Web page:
Kunkel, C. Kent C. Kent Kunkel, a father of four sons and Dallas fundraiser and community activist, died on November 28th at the age of 52. Kunkel died on Thanksgiving Day - his favorite holiday - after a valiant, two and a half year fight with cancer. Kent was born on February 20, 1961, in Berkeley, California, to the late Nancy Skaggs Kunkel, a nutritionist and dietician at Ohio State University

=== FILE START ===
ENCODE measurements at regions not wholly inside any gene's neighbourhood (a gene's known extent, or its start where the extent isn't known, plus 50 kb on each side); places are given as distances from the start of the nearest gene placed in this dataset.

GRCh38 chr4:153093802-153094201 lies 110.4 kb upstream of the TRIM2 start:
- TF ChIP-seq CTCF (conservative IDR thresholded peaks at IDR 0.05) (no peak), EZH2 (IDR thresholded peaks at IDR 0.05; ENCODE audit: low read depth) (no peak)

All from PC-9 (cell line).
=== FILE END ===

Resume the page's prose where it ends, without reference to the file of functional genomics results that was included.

, and George Robert Kunkel, a retired California state employee. Kent worked hard his entire life. His earliest jobs as a young boy included working at the local Winn Dixie, stuffing newspapers for a paper route, and pulling tobacco. A 1979 graduate of Franklin County High School in Rocky Mount, Virginia, he acted in school plays, participated in student government, and excelled in track and field. He earned a BS degree in 1986 in marketing education from Virginia Tech University. After graduating from Virginia Tech, he moved to Charlottesville, Virginia where he began his career by managing UVA's campus bookstore. This career led him to Texas and bookstores at San Angelo State and UNT, among others. Later, he worked in telecom sales management. Kent was charismatic, handsome, articulate, intellectual and happy; he attracted those around him with his enthusiastic spirit, zest for life and golden smile. A life-long learner, Kent loved and respected the value of education, and was constantly learning, reading, and improving himself. In San Angelo, he participated in Toastmaster's International and became an accomplished public speaker. In Dallas, he began a master's degree program at UNT in early childhood education, which was interrupted by the birth of his second son, Trey, who was born with birth defects so rare that only one other child in the world has been found thus far with the same genetic abnormality. Against tremendous odds, Kent kept Trey alive with intensive love and care throughout the many nights and days of hospitalizations and surgeries. Kent was engaged in the world around him and in the city in which he lived. Along with his partner of 18 years, he was a member of the DFW Human Rights Campaign (HRC) Federal Club. During HRC's breakthrough years of the late 1990s, Kent served on the DFW Black Tie Dinner Committee. This Dallas fund-raising event is one of the most successful and prominent events in the country for raising awareness and money: generally, about half of the funds raised stay in the Dallas-Ft. Worth area and the other half goes to the national HRC. It was from a hospital bed that Kent followed the landmark Supreme Court ruling repealing DOMA. Kent and his partner Vaughn were married in Washington, D.C., at the Tidal Basin between the Jefferson and Martin Luther King, Jr. Memorials. But their lives had already changed irrevocably with the birth of their three sons, Trey, Luke, and Zachary. Big brother Ross is a chemistry major at SMU. As their family grew, Kent conveyed his love of learning to his children. He wanted nothing more than to rear his three small sons. Kent was actively involved in his children's school, The Lamplighter School in Dallas, where he served on the Board of Trustees. He helped implement the first Lamplighter Trick or Treat for UNICEF and served on various committees to raise money for the school. Kent contributed the initial seed money to establish the school's new science facility. He read books at Highland Park's Armstrong elementary school in the special needs class attended by his son, Trey. Kent loved auctions, 80s music, entertaining, housing construction, interior design, board games, making pizza from scratch, Rachel Ray, HGTV, bungee jumping, roller coasters, and "The Chronicles of Narnia." He had a passion for early American history, Lewis & Clark, Thomas Jefferson and Monticello. In his final months, he continued his admiration for Jefferson and recalled the pride he felt, so many years ago, walking into the great libraries at UVA. As he lay dying, he had one of his nieces read to him Jefferson's words about the promise of American democracy to make things better. His love of cooking traces back to when, as a child, he and his brother Kelly were responsible for preparing family dinner every day for his working parents and siblings. Hosting a beautiful Thanksgiving Day dinner in his Dallas home was an eagerly anticipated, special event for family and friends. More than anything, he took his professional appreciation for books with him, though in a much more personal way, to his young sons. He read to them every night, for nearly an hour, before illness prevented him from doing so. In some of his final advice to his oldest son and nieces - and to anyone who would listen - he encouraged them to pursue challenging, indeed the hardest, subjects in school. While they may be difficult, he said, their rewards could be the most satisfying instead of being content with the "easy" route. He was an extraordinary father and spouse and his family is devastated by their loss. He loved every day of his life and desperately wanted to continue that life with his beloved Vaughn of 18 years and four sons. His survivors include his spouse, Vaughn Vennerberg, and their children, Trey, Luke, and Zach Vennerberg of the home, and a son from a previous marriage, Ross Kunkel of Dallas. Other survivors include his siblings, Kelly Herrick, of San Francisco, Lola Nancy Reece of Peterstown, West Virginia; Keith Kunkel, of San Francisco, Karl Herrick of Daytona Beach, Florida, and former wife, Sharon Kunkel Beninghove of Richmond, VA, and 11 nieces and nephews. Kent was a member of St. Thomas the Apostle Episcopal Church in Dallas and enjoyed attending First Unitarian Church of Dallas with his young sons. The family is especially grateful for the tremendous care that Kent received from Dr. Luis Diaz, M.D., Dr. Joseph Herman, M.D., and Dr. Jonathan Efron, M.D., at Johns Hopkins University Hospital in Baltimore, who always offered - no matter what the prognosis - a sense of support, hope, comfort and optimism. These professionals always welcomed the asking of questions or challenging treatment plans. The family is also grateful for family friends Anne Marcom, Tim Umholtz, Sandy Diamond, and Joe Dyer, who sat with Kent nearly every day of the last seven months of his life. Kent appreciated the love and support from his nieces and nephews, in particular, Evelyn and Lily Boettcher and Emily and Mathew Herrick. A special thanks to Kent's private duty nurses who provided such loving care for months to Kent both in the hospital and at home: Tracy Spencer, Linda Davis, Pat Meshack, and Yetagesu Hurisa. In lieu of flowers, anyone who desires to make a gift in his memory may donate to a special fund being established in Kent's name at The Lamplighter School and Armstrong elementary school, both in Dallas. A project at each school, to be determined at a later date, will honor Kent's love of books and passion for early childhood education. Despite the local medical naysayers, Kent's life - at his direction - was extended by compassionate physicians at Johns Hopkins University Hospital in Baltimore. For that, the family will always be grateful, as it gave him and his family and friends a beautiful, final summer at home. It was Kent's desire to establish a foundation or speaker series at a university teaching hospital regarding medical ethics with terminally ill patients who desire advanced, aggressive treatments. It is hoped that such a foundation will help patients and physicians wade through the conflicts posed by both aggressive care and quality of life, and the philosophical boundaries imposed on those who promote and advocate no advanced or cutting edge treatments for terminally ill patients. Kent loved the philosophy of Nichiren, a 13th century Buddhist, who wrote: "One extra day of life is worth more than all the treasures of the universe." A memorial service will take place at 3 p.m. on Wednesday, December 18th, at the First Unitarian Church of Dallas.